Skip to main content

For many people, the scariest thing about approaching winter isn’t the thought of pulling out your snow boots and braving the increasingly freezing weather: it’s the return of cold and flu season. While washing your hands thoroughly, avoiding crowds, and avoiding anyone you know to be sick can all help reduce your risk of falling with something, these steps may not be enough to keep you safe. In fact, many of your eating habits could be damaging your immune health, making it harder for you to fend off those nasty, circulating insects.

If you want to protect yourself, read on to discover eating habits to avoid for a healthier immune system, according to experts. And for more ways to improve your overall health, check out the 7 Healthiest Foods to Eat right now.

Shutterstock / New Africa

They say strain is the spice of life, and it happens to be one of the best ways to boost your immune system, too. In reality, Amanda Sauceda, MS, RDN, CLT, says a lack of diversity on your plate could cripple your immune health.

“If you eat the same thing over and over again, it could be damaging your immune health. With 70% of your immune system in your gut, you want to look to your gut to strengthen your immune system. a gut microbiome that contains a healthy variety of bacteria, which means you have to feed these gut insects different types of food, ”Sauceda explains. “An easy way to get variety is to eat different colored fruits and vegetables and foods from all food groups. “

RELATED: Popular foods that improve your gut health, according to science

american woman eating vegetable salad at home
Shutterstock

If you deprive the beneficial bacteria in your gut of adequate prebiotic fiber, you could be damaging your gut health along the way.

“Prebiotics are the fuel for probiotics (the good bacteria in our gut),” says Kara Landau, RD, dietitian expert in intestinal health and founder of Uplift Food. “A diet devoid of prebiotics starves our gut bacteria, causing a lack of diversity within the microbiome. Poor gut health, in turn, increases inflammatory markers in our body and decreases the immune response.” If you’re looking to increase your microbiome, be sure to check out these dietitian-approved ways to get more prebiotics in your diet.

blonde woman eating cookie and reading
Shutterstock / Ollyy

While virtually everyone indulges in their cravings for sweet treats or fried foods from time to time, eating too much sugar and fat can have a profoundly negative effect on your immune system.

“A poor diet can overload the immune system and lead to a pro-inflammatory state. This inflammation is linked to a number of chronic diseases, including diabetes, heart disease, and autoimmune diseases such as rheumatoid arthritis. high in refined sugar, high in saturated fat and low in fiber can lead to this inflammation, ”explains Sheetal DeCaria MD, integrating physician and wellness expert at Revitalize Medical Center.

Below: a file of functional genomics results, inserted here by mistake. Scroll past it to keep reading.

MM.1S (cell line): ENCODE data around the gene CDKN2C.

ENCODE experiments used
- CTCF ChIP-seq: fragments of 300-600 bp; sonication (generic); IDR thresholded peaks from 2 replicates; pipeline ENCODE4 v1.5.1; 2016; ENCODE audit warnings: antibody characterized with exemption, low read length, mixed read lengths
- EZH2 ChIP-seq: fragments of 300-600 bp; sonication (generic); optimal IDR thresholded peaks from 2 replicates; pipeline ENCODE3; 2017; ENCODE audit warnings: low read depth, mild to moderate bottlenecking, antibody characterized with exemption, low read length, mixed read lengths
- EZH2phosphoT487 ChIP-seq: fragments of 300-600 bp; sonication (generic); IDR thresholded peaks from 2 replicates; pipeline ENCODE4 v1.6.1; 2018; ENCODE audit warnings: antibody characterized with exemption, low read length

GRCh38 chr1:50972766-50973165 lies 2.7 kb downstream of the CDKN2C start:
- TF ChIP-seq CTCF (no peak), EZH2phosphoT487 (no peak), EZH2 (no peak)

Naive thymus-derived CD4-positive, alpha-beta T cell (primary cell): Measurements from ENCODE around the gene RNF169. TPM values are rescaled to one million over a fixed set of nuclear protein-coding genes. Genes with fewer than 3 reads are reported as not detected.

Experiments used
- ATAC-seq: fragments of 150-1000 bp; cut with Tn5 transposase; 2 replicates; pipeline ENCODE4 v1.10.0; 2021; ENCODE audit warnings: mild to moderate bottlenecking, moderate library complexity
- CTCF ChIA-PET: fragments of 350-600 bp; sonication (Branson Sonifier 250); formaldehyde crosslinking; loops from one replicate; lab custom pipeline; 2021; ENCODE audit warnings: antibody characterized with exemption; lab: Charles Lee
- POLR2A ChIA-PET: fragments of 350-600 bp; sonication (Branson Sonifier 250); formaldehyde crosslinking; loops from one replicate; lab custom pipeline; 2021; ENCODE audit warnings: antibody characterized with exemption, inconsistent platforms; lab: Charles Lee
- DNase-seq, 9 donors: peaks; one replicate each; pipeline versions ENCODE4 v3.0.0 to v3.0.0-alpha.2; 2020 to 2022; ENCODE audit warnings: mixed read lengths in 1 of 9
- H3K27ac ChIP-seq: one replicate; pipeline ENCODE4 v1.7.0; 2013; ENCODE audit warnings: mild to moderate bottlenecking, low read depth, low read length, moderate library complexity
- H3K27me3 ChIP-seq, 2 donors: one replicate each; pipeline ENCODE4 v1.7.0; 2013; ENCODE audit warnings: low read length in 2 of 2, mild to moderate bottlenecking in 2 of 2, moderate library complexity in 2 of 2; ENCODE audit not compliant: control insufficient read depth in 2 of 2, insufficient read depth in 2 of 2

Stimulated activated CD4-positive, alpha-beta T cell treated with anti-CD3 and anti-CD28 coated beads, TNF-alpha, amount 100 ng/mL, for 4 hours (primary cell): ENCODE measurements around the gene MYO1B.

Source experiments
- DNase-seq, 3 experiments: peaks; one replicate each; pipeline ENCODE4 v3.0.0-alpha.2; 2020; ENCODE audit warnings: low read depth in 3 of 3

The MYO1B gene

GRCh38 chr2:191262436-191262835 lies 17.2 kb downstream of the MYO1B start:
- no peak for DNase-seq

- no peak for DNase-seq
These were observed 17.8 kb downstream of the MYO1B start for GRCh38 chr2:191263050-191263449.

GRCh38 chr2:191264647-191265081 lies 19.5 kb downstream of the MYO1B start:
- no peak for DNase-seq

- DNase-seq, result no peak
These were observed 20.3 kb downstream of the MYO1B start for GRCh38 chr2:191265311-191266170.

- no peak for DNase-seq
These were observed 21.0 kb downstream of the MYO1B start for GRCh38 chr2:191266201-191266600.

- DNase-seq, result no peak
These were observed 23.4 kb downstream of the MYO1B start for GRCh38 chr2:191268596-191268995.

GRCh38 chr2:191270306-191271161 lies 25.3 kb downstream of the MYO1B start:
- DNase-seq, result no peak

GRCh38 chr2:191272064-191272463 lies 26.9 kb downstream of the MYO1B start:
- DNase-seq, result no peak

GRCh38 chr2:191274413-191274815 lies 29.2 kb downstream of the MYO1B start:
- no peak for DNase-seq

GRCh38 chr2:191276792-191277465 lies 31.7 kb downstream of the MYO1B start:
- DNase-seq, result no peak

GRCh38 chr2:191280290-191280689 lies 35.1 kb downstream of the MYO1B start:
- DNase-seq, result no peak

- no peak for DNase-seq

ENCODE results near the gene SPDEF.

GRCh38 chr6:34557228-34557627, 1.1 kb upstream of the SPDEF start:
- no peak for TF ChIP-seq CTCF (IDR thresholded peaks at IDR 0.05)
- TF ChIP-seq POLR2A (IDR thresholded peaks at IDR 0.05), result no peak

RELATED: Best Eating Habits To Boost Your Immune System, Says Dietitian

Person in blue button eating from bag of crisps
Shutterstock / Aquarius Studio

However, it’s not just the sugar and fat content of your foods that can negatively affect your immune health. Trista Best, MPH, RD, LD, of Balance One Supplements, says packaged food products loaded with additives can have a similar effect.

“Processed foods are those made from refined carbohydrates, stabilizers, emulsifiers and other ingredients to improve shelf stability, flavor and texture,” explains Best. “When we eat foods like this in large amounts, they can irritate the gut, cause an imbalance of gut bacteria and ultimately lead to chronic inflammation of low intensity. This inflammation can reduce the body’s proper immune response and result in an increase in chronic diseases. “

The disgruntled young woman does not want to eat her breakfast
Shutterstock

While limiting your calorie intake can help you lose weight, it can also have a damaging effect on your immune system.

“With any calorie restriction, the body’s metabolic rate decreases in efforts to conserve energy for vital processes. In doing so, processes like immune support decrease,” says Rachel Fine, RDN, owner of To The Pointe Nutrition. “One of these reasons is the body’s inability to effectively absorb specific immune-boosting micronutrients, such as vitamins A and E, both of which require adequate body fat stores for absorption, storage and use, ”Fine adds.

If you want to give your immune system a boost, check out these Drinking Habits Experts Say Boost Your Immunity, and for the latest healthy living news delivered to your inbox, sign up for our newsletter!